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Companies suit up in battle against Ebola

Updated: 2014-10-29 13:55
By ZHAO RUIXUE in Anqiu, Shandong, LI XIANG in Beijing and JACK FREIFELDER in New York (China Daily USA)

Two US-based manufacturers of protective suits worn by health workers battling the Ebola virus are increasing production.

Lakeland Industries Inc and the DuPont Co, two of the top suppliers of the equipment, have increased production of the outerwear to meet demand.

One of Lakeland's factories in China, a plant in Anqiu, Shandong province, is working around the clock to make the suits.

Wang Ximin, the plant's general manager, said it has doubled its workforce and equipment output. Sales of the hazardous materials suits are up 30 to 40 percent from the same time last year.

The increased workforce is producing about 6,000 suits a day, Wang said. Most of the gear will be sent to West Africa and hospitals in the United States and Europe.

The suits are made to the same standard as those worn by healthcare workers during the SARS andH1N1 flu outbreaks, Wang said.

"There's a tremendous demand for PPE (personal protective equipment) in Africa particularly, but there's also a demand for it among a number of American hospitals where they think they might see an Ebola patient," Stephen S Morse, a professor of epidemiology at Columbia University's Mailman School of Public Health, told China Daily on Tuesday.

"The demand is clearly great compared to the supply, and we are beginning to see shortages," he said.

PPE suits are worn to minimize a person's direct exposure to a variety of risks, including airborne particulates, biohazards and other chemicals. The suits also have been instrumental in Ebola-related groundwork in Africa, Morse said.

"The more we get here, the less that's available for use in Africa where the most important work is being done," he said. "So any addition to the PPE supply is welcomed because the demand is quite high."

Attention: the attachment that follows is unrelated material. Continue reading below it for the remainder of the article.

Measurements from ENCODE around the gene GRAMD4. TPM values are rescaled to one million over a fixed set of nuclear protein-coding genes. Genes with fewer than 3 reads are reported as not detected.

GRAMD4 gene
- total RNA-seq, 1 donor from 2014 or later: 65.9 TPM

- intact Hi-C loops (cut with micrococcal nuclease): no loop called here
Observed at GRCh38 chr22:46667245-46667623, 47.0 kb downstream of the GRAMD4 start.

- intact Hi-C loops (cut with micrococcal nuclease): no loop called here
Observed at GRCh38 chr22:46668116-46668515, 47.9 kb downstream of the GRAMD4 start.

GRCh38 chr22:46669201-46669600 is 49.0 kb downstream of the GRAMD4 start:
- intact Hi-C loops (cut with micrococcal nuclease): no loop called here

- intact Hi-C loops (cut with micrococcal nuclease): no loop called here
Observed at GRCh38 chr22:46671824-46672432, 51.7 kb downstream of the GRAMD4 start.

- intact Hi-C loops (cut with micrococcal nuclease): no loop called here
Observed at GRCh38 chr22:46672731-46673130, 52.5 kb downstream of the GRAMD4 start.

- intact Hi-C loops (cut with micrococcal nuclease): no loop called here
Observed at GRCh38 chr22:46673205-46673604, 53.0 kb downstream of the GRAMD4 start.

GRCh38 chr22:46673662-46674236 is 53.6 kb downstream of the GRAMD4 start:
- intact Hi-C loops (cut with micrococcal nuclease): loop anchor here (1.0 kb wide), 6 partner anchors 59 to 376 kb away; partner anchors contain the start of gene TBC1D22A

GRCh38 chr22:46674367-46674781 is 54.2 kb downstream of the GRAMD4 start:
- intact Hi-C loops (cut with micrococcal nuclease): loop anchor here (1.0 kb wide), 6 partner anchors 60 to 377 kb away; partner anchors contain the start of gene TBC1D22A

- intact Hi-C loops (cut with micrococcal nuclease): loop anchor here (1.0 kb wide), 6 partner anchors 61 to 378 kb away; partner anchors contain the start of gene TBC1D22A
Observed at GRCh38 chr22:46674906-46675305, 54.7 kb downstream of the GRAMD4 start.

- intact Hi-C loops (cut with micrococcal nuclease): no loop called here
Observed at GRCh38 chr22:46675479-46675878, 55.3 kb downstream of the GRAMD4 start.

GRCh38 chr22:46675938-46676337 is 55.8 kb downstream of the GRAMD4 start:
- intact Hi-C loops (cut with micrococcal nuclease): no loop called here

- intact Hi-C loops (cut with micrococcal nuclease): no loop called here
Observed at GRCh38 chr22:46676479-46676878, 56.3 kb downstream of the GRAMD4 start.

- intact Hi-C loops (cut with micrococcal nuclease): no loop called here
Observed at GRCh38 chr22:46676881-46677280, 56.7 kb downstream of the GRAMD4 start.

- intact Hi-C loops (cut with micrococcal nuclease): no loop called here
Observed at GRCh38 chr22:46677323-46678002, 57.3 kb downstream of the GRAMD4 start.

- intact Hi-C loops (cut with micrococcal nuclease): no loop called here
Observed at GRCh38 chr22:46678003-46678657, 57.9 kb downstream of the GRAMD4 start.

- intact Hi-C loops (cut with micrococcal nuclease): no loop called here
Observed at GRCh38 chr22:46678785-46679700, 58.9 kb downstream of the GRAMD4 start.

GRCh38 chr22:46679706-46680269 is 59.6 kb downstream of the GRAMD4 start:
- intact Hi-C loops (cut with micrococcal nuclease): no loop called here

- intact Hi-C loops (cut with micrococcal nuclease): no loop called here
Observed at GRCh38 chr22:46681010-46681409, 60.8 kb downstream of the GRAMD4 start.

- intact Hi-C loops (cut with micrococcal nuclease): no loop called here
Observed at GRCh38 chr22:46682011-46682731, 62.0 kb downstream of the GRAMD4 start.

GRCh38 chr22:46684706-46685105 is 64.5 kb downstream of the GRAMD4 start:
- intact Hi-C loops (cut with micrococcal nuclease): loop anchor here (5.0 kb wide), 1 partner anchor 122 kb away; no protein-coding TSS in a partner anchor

On Oct 24, Lakeland, headquartered in Ronkonkoma, New York, announced an $11.2 million private stock sale to meet "increased demand … due to the Ebola crisis," according to a company press release.

Christopher J. Ryan, Lakeland's CEO, said in a press release that Lakeland began increasing its manufacturing capacity in September to help "fight against the spread of Ebola".

"This offering provides us with the capital … to keep up with the significant global demand we have seen from governments, health organizations and hospitals purchasing our fluid and pathogen resistant certified hazmat suits," Ryan said.

DuPont Co, a major chemical company headquartered in Wilmington, Delaware, said it has more than tripled its production since the start of the outbreak in March, according to spokesman Daniel Turner.

"Even with the significant capacity increases we have already made, demand is now exceeding our supply," Turner wrote in an email to China Daily. "We continue to take actions to increase the availability of our garments."

The Kimberly-Clark Corp, which makes protective disposable medical equipment, said it has seen a 20 to 30 percent rise in demand compared with the same time last year, Reuters reported.

The virus outbreak has been lucrative for manufacturers. Prices for protective suits range from several dozen yuan to more than 1,000 yuan (about $160) on eBay.

Almost 5,000 people have been killed by the Ebola outbreak and more than 10,000 have been infected in West Africa, according to figures from the World Health Organization. Japan reported suspected cases after the US and Europe confirmed several diagnoses.

Morse said China can "definitely" contribute to the fight against Ebola, but providing healthcare personnel is a key issue.

"You need the most experienced people at this point," Morse said, "but what we most need is personnel at various levels. I haven't seen that many people coming forward, so that may be difficult."

Contact the writers at zhaoruixue@chinadaily.com.cn, lixiang@chinadaily.com.cn and jackfreifelder@chinadailyusa.com

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